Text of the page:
“We don’t see things as they are. We see things as we are.” -Anais Nin
Screening our world
From very early in life, we begin filtering our reality. Our minds filter out many things so that we can focus our attention and not be overwhelmed by the huge amount of sensory and conceptual information coming at us all the time. We also filter out experiences that are too difficult to understand, or too painful to manage.
Filtering is a mixed blessing. It’s beneficial in many ways, by allowing us to attend to the task at hand without millions of internal and external distractions, and by allowing us to survive experiences that are physically or emotionally painful. On the other hand, it becomes disruptive, or even destructive, when it interferes with our ability to receive love and nourishment, when it prevents us from connecting to ourselves and others, or when it keeps us from reaching our goals.
How and why we filter
When we’re young, we all have experiences that are beyond our ability to understand or cope with. It could be something seemingly benign like not having other children to play with. Or it could be something overtly devastating like physical, sexual, or emotional abuse.
If the experience is intense enough, or happens often enough, we form generalizations about ourselves and the world to help the experience make sense to us. We might conclude that there’s something terribly wrong with us, or that it’s never safe to show emotion. These beliefs usually protect us in some way. They may help us blend into the background so we don’t attract abusive attention. Or they may help us create drama so that we do get attention. They may just help us keep our sanity when things are incomprehensible.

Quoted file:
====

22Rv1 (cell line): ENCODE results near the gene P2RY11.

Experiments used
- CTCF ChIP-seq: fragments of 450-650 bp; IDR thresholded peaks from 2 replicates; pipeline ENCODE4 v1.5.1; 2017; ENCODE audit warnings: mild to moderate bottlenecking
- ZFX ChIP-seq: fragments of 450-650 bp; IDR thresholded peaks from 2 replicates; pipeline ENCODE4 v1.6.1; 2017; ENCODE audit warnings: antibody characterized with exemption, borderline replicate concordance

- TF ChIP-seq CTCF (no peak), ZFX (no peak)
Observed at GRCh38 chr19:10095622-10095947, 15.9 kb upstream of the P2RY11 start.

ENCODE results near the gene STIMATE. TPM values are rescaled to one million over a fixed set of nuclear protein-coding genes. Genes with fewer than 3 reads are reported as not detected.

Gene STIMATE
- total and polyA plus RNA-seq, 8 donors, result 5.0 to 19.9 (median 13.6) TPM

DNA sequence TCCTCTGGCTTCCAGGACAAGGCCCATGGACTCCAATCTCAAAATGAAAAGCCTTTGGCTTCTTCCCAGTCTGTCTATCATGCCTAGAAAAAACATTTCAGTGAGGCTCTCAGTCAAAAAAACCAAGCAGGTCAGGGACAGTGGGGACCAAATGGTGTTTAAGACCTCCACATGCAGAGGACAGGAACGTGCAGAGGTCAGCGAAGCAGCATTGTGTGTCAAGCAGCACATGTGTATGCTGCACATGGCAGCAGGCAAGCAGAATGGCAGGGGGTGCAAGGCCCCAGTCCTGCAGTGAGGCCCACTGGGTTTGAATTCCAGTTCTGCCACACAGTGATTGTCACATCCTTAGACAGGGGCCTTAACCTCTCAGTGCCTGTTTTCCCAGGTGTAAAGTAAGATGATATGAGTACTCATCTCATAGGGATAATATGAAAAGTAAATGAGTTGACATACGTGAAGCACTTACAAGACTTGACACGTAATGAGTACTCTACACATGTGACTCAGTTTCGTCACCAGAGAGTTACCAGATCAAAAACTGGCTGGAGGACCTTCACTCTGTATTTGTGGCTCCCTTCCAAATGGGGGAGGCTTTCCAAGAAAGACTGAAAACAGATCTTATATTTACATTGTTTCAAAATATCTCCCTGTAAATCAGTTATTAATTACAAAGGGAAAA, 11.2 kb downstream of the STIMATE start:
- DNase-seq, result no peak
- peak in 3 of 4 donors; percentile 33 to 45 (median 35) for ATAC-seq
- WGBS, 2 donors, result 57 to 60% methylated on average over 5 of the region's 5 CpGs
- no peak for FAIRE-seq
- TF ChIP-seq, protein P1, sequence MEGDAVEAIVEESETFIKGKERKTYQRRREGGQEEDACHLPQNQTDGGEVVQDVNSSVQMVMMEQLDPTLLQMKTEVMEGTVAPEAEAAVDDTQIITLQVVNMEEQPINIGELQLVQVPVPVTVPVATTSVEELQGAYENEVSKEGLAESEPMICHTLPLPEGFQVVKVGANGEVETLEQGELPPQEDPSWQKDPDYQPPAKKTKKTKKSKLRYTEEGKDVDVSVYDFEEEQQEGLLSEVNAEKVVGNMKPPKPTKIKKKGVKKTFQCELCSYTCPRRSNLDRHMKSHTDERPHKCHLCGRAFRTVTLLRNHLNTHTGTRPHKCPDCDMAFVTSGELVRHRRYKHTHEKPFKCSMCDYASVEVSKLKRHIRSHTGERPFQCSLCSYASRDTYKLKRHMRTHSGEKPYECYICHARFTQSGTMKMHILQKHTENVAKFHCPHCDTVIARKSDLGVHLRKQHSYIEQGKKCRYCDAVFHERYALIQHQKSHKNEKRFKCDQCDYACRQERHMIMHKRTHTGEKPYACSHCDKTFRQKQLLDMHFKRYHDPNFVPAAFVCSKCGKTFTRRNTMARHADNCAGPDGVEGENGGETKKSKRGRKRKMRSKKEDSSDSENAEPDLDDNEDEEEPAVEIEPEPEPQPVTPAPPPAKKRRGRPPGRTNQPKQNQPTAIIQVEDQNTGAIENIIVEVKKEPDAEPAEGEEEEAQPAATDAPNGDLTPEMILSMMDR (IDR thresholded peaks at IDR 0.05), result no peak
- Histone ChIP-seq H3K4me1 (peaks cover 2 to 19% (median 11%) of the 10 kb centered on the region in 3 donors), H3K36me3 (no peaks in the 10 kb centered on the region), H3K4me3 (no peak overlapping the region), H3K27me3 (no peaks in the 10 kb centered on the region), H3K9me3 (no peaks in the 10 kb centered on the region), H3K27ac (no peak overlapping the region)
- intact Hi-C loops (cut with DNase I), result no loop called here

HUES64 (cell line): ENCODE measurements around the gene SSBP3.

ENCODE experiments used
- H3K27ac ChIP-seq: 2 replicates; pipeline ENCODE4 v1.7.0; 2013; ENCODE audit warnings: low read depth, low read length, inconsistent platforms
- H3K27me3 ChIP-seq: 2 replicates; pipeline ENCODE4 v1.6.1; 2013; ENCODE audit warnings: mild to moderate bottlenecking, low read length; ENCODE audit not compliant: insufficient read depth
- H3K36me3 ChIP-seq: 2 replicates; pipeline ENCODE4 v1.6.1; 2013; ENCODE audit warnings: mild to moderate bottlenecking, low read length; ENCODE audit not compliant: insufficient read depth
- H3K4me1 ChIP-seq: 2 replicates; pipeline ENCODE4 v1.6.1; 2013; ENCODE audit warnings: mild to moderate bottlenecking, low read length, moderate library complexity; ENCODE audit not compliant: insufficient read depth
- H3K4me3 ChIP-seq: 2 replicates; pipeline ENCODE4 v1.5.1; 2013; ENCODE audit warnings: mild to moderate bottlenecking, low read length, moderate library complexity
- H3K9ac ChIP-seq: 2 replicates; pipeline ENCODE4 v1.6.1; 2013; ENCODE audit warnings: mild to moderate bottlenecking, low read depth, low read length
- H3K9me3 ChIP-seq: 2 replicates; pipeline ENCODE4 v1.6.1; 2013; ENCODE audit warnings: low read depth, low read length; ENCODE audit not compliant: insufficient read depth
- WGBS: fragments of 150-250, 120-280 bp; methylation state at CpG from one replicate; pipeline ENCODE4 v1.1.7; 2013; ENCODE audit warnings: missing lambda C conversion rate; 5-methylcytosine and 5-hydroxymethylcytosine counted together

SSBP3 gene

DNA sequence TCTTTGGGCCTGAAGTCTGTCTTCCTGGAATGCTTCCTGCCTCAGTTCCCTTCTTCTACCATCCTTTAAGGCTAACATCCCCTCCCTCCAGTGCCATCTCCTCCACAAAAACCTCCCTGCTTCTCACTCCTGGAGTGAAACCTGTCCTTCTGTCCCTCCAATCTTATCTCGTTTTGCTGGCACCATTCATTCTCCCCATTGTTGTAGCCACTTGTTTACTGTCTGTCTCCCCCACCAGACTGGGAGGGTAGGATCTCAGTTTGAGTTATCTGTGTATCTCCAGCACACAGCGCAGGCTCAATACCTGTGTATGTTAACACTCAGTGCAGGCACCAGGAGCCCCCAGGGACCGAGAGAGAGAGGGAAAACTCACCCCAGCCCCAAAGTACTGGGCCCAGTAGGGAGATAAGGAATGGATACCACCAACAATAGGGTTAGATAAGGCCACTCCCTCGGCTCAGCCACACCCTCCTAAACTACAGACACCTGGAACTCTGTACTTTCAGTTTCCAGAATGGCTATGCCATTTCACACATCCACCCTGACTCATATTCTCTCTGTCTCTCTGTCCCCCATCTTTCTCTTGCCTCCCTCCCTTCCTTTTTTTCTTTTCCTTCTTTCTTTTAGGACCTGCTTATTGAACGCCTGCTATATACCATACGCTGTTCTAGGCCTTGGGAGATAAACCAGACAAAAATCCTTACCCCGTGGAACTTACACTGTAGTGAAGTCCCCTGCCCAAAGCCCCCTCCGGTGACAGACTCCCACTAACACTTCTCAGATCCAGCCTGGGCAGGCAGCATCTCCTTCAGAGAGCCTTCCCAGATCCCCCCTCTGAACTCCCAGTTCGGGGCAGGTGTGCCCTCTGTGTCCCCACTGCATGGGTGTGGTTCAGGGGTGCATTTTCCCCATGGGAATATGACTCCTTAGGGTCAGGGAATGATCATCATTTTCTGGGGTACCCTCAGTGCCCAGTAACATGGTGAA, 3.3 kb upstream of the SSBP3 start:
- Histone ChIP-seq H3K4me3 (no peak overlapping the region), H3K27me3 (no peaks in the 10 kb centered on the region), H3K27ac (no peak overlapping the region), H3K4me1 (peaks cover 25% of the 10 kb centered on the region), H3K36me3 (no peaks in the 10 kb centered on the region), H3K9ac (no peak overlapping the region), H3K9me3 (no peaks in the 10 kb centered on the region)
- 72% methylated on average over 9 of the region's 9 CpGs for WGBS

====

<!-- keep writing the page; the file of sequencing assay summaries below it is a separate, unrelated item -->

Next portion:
Our filters persist
Whatever conclusions we come to, we then carry these beliefs unconsciously into adulthood, and anything we encounter that doesn’t fit with a particular belief gets filtered out. We literally block it out of our awareness. This is why two people can witness the same event and have totally different interpretations of what happened.
As adults, we have capabilities we didn’t have as children. We are physically stronger, more knowledgeable, and much more able to take care of ourselves. We know how to use words to explain ourselves, defend ourselves, find common ground with others, and ask for what we need. The things we had to filter out as children are now things we can handle.
The problem is, our old beliefs have become deeply entrenched, and operate unconsciously and automatically. For example, people may offer us all kinds of love and support, but if we have a core belief that says, “I don’t deserve love,” or “People are only trying to get something from me,” then we will filter out their offers. We’ll re-interpret the offers as manipulative, or inauthentic, or we’ll miss the message altogether. After enough of this, people usually stop offering, and the belief becomes a self-fulfilling prophecy.
Change your filters with Hakomi Therapy
The only reason a core belief like this stays in place is that it’s unconscious. It has become such a part of how we perceive the world, we’re convinced that it is the world. The moment we become conscious of it, we realize the discrepancy between perception and reality, and the stranglehold of this core belief begins to unravel.
Hakomi Therapy can assist this unraveling in two significant ways: One, it helps you become conscious, so the outdated beliefs can no longer run your life “on autopilot.” Two, it helps you learn new beliefs that are more in alignment with your current level of development.
Hakomi is particularly effective with unconscious material because it’s body-centered, experiential, and deeply honoring of each person’s process. More than anything, fear is the glue that holds our detrimental unconscious beliefs and filters in place. The immediacy and gentleness of Hakomi offers such a beautiful safety that the fear begins to dissolve, loosening the grip of patterns that have limited your life.
The ultimate result is Freedom. Freedom to choose the life you want to live as opposed to having it determined by automatic responses.
Schedule a session by emailing me or by calling me at (616) 262-3848.
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